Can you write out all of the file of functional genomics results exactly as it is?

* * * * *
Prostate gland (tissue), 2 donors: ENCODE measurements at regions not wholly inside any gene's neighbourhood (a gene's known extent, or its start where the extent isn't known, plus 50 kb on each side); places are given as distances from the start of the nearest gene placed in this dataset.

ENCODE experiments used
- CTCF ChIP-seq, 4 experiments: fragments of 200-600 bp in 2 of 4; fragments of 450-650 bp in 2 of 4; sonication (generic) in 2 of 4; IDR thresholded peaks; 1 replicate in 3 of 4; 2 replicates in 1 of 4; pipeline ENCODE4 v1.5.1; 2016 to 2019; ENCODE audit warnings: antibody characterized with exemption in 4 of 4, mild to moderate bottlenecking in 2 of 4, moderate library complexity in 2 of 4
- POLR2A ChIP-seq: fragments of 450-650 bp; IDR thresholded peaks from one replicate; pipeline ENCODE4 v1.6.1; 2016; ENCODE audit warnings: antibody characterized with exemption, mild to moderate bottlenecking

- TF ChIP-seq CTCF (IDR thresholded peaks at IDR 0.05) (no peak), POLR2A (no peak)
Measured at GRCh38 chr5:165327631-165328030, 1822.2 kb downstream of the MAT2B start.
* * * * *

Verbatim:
Prostate gland (tissue), 2 donors: ENCODE measurements at regions not wholly inside any gene's neighbourhood (a gene's known extent, or its start where the extent isn't known, plus 50 kb on each side); places are given as distances from the start of the nearest gene placed in this dataset.

ENCODE experiments used
- CTCF ChIP-seq, 4 experiments: fragments of 200-600 bp in 2 of 4; fragments of 450-650 bp in 2 of 4; sonication (generic) in 2 of 4; IDR thresholded peaks; 1 replicate in 3 of 4; 2 replicates in 1 of 4; pipeline ENCODE4 v1.5.1; 2016 to 2019; ENCODE audit warnings: antibody characterized with exemption in 4 of 4, mild to moderate bottlenecking in 2 of 4, moderate library complexity in 2 of 4
- POLR2A ChIP-seq: fragments of 450-650 bp; IDR thresholded peaks from one replicate; pipeline ENCODE4 v1.6.1; 2016; ENCODE audit warnings: antibody characterized with exemption, mild to moderate bottlenecking

- TF ChIP-seq CTCF (IDR thresholded peaks at IDR 0.05) (no peak), POLR2A (no peak)
Measured at GRCh38 chr5:165327631-165328030, 1822.2 kb downstream of the MAT2B start.